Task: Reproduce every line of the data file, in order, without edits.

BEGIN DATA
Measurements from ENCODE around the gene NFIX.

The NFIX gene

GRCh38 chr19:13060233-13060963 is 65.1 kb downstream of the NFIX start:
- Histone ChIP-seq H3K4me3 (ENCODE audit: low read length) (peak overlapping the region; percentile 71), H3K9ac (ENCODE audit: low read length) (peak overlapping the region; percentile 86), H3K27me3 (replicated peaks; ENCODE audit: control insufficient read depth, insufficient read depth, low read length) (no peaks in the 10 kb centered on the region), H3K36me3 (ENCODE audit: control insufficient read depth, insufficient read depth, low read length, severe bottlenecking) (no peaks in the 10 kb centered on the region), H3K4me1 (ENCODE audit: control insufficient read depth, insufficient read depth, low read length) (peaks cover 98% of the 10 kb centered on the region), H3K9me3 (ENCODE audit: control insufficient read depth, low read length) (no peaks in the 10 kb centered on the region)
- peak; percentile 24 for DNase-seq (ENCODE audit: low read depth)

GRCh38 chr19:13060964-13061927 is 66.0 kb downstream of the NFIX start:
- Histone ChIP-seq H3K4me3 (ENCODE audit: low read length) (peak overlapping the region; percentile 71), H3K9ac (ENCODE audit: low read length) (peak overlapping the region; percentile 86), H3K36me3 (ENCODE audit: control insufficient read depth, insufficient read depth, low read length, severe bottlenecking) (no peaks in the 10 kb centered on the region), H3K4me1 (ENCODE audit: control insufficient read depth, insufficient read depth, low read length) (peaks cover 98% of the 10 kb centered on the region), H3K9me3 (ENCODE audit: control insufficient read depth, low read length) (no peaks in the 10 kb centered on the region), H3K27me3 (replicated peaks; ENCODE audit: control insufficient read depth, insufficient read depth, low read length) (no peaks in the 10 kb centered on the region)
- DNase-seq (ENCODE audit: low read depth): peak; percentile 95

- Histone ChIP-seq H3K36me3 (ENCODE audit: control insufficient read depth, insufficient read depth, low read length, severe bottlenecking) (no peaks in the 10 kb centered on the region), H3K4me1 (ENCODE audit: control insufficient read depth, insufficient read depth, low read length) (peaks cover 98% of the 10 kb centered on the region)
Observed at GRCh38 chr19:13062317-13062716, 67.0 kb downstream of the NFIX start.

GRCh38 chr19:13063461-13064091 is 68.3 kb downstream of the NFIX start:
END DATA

Measurements from ENCODE around the gene NFIX.

The NFIX gene

GRCh38 chr19:13060233-13060963 is 65.1 kb downstream of the NFIX start:
- Histone ChIP-seq H3K4me3 (ENCODE audit: low read length) (peak overlapping the region; percentile 71), H3K9ac (ENCODE audit: low read length) (peak overlapping the region; percentile 86), H3K27me3 (replicated peaks; ENCODE audit: control insufficient read depth, insufficient read depth, low read length) (no peaks in the 10 kb centered on the region), H3K36me3 (ENCODE audit: control insufficient read depth, insufficient read depth, low read length, severe bottlenecking) (no peaks in the 10 kb centered on the region), H3K4me1 (ENCODE audit: control insufficient read depth, insufficient read depth, low read length) (peaks cover 98% of the 10 kb centered on the region), H3K9me3 (ENCODE audit: control insufficient read depth, low read length) (no peaks in the 10 kb centered on the region)
- peak; percentile 24 for DNase-seq (ENCODE audit: low read depth)

GRCh38 chr19:13060964-13061927 is 66.0 kb downstream of the NFIX start:
- Histone ChIP-seq H3K4me3 (ENCODE audit: low read length) (peak overlapping the region; percentile 71), H3K9ac (ENCODE audit: low read length) (peak overlapping the region; percentile 86), H3K36me3 (ENCODE audit: control insufficient read depth, insufficient read depth, low read length, severe bottlenecking) (no peaks in the 10 kb centered on the region), H3K4me1 (ENCODE audit: control insufficient read depth, insufficient read depth, low read length) (peaks cover 98% of the 10 kb centered on the region), H3K9me3 (ENCODE audit: control insufficient read depth, low read length) (no peaks in the 10 kb centered on the region), H3K27me3 (replicated peaks; ENCODE audit: control insufficient read depth, insufficient read depth, low read length) (no peaks in the 10 kb centered on the region)
- DNase-seq (ENCODE audit: low read depth): peak; percentile 95

- Histone ChIP-seq H3K36me3 (ENCODE audit: control insufficient read depth, insufficient read depth, low read length, severe bottlenecking) (no peaks in the 10 kb centered on the region), H3K4me1 (ENCODE audit: control insufficient read depth, insufficient read depth, low read length) (peaks cover 98% of the 10 kb centered on the region)
Observed at GRCh38 chr19:13062317-13062716, 67.0 kb downstream of the NFIX start.

GRCh38 chr19:13063461-13064091 is 68.3 kb downstream of the NFIX start: